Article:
John Lothrop Motley (April 15, 1814 – May 29, 1877) was an American historian and diplomat.
J.L. Motley was born on April 15, 1814 in Dorchester, Massachusetts. His grandfather, Thomas Motley, a jail-keeper (a public position) and innkeeper in Portland, Maine, had been a Freemason and radical sympathizer with the French Revolution. (An article in The Eastern Herald, the only newspaper then published in Maine, announced that "Citizen Motley" would host a celebration on Washington's Birthday 1793 "rejoicing at the emancipation of our sister republic, France." Motley's father Thomas and uncle Edward served mercantile apprenticeships in Portland: Thomas with James Deering on Long Wharf and Edward with Hugh McClelland, whose counting house was on Fore Street. Both concerns centered on Portland's thriving on trade from Liverpool, averaging one ship to arrive or sail every week of the year. Return cargoes usually consisted of salt, crates of crockery and glassware, window glass, iron, hardware, and dry goods. These goods were then shipped to Boston on the regular sailing packets, to be sold on commission.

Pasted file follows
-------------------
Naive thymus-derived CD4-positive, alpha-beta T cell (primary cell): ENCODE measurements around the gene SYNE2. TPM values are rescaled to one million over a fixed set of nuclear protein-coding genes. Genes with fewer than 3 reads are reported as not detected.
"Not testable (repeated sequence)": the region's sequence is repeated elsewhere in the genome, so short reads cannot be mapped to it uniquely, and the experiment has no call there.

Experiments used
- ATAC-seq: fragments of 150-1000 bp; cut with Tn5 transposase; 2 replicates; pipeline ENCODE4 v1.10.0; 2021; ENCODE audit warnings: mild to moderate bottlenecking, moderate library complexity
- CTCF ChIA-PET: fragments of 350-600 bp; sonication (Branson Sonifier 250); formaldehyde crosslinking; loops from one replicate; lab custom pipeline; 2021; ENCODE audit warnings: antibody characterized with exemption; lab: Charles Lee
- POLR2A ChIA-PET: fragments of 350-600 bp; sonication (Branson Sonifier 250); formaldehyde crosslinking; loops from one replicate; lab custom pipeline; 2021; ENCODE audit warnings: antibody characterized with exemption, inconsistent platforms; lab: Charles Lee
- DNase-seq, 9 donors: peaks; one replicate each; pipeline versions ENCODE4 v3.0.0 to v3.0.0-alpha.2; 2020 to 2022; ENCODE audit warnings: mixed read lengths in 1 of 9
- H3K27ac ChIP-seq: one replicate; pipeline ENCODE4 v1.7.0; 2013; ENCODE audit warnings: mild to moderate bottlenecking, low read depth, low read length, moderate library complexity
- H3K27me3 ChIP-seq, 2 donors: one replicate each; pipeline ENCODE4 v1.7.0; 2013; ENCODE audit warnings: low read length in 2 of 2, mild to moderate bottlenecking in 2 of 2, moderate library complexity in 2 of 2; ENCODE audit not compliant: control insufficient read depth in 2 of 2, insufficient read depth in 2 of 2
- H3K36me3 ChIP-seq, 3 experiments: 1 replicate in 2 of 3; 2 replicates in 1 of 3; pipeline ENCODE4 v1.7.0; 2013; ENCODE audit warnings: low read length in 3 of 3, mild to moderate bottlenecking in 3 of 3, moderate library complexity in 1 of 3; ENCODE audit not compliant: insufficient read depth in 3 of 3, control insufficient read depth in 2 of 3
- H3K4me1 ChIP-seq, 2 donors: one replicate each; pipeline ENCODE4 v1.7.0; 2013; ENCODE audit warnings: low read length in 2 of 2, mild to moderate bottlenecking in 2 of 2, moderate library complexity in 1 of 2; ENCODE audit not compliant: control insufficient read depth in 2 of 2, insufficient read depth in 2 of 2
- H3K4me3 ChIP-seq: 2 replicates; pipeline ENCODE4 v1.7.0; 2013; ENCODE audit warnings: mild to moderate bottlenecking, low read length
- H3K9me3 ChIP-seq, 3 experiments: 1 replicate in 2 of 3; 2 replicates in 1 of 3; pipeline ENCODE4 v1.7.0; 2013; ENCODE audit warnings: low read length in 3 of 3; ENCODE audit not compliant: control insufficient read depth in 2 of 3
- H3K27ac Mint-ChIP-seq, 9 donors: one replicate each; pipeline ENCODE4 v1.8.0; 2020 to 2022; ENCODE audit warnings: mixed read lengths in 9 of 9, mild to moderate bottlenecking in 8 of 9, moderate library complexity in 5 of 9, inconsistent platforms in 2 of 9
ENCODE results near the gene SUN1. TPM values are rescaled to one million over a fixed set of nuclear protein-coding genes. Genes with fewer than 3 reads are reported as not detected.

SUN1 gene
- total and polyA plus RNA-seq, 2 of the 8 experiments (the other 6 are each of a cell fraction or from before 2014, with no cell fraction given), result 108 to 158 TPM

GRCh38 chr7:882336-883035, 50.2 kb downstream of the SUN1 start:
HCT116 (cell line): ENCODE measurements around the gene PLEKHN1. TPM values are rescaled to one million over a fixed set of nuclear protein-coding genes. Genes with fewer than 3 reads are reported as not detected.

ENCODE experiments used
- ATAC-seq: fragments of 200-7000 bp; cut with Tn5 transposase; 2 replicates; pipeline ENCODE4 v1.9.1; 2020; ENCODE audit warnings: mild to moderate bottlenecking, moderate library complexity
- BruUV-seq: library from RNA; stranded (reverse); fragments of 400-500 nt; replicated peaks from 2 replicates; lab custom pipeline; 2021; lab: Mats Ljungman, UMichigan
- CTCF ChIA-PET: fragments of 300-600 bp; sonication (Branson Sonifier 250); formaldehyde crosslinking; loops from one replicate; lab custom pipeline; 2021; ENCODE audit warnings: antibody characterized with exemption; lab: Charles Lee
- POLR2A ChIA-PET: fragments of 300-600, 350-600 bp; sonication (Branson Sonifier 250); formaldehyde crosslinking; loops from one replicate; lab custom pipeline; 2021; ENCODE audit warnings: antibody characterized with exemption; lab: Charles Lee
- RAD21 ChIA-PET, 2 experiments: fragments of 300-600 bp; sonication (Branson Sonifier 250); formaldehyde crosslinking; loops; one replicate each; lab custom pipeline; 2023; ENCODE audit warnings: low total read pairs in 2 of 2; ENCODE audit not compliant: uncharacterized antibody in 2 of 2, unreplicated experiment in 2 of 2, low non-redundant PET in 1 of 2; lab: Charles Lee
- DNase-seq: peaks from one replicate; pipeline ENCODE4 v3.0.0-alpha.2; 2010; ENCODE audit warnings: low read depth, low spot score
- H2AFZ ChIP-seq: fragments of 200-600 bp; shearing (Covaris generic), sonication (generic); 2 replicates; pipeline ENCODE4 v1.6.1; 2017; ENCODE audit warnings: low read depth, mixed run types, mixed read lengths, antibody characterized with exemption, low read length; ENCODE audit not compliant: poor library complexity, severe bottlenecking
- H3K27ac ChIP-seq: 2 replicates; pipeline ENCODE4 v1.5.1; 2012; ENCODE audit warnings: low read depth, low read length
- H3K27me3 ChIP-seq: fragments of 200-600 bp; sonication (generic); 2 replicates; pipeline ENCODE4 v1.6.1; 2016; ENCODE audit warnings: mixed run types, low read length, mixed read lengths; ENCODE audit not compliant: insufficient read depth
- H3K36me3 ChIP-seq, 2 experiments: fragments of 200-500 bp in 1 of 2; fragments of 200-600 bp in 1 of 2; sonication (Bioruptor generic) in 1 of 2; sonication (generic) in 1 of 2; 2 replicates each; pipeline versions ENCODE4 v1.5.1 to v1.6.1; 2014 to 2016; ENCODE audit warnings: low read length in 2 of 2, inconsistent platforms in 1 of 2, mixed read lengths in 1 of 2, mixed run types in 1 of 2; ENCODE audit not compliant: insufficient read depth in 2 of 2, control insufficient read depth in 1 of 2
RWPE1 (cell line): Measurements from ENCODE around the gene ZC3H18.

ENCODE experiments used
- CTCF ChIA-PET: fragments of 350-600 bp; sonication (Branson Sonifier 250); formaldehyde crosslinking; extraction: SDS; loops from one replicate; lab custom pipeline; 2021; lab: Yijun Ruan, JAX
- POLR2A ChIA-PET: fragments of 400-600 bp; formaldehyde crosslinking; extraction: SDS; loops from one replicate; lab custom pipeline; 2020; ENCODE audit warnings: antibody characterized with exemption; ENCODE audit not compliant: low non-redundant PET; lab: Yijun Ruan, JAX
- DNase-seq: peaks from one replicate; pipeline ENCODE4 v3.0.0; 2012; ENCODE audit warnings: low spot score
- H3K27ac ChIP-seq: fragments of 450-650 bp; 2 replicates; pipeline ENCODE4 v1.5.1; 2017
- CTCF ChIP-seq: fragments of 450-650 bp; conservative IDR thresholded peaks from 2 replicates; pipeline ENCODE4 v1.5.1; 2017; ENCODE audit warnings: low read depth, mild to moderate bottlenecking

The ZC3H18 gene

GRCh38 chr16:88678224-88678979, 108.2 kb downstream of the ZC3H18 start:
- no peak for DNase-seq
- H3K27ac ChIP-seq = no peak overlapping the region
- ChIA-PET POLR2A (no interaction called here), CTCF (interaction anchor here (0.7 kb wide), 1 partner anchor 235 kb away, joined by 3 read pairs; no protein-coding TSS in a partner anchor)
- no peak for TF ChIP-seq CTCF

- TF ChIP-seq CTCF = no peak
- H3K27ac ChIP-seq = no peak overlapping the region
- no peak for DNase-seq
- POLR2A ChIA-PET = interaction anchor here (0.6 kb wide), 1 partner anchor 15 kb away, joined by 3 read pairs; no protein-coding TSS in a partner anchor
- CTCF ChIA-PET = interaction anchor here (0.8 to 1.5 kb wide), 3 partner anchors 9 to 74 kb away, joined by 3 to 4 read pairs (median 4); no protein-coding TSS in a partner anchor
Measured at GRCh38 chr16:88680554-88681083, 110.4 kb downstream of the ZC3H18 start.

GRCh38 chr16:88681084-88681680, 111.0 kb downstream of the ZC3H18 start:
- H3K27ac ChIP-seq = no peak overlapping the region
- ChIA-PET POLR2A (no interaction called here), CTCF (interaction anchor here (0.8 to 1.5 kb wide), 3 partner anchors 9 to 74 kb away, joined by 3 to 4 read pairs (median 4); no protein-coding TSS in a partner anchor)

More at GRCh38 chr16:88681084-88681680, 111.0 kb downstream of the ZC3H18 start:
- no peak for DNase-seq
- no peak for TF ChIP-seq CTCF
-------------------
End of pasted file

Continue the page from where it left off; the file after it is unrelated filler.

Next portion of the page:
In 1802, Thomas Motley moved to Boston and established a commission house on India Wharf, taking his brother Edward with him as clerk. This became one of the leading commission houses in Boston, under the eventual name of "Thomas and Edward Motley". The senior partner, Thomas, married Anna Lothrop, daughter of the Rev. John Lothrop, product of an old and distinguished line of Massachusetts clergymen. Like other successful Boston merchants of the period, Thomas Motley devoted a great part of his wealth to civic purposes and the education of his children. The brilliant accomplishments of his second son, J.L. Motley, are evidence of the care both the father and mother—known both for her learning and what Motley's boyhood friend Wendell Phillips called her "regal beauty"—bestowed on the boy's intellectual development...
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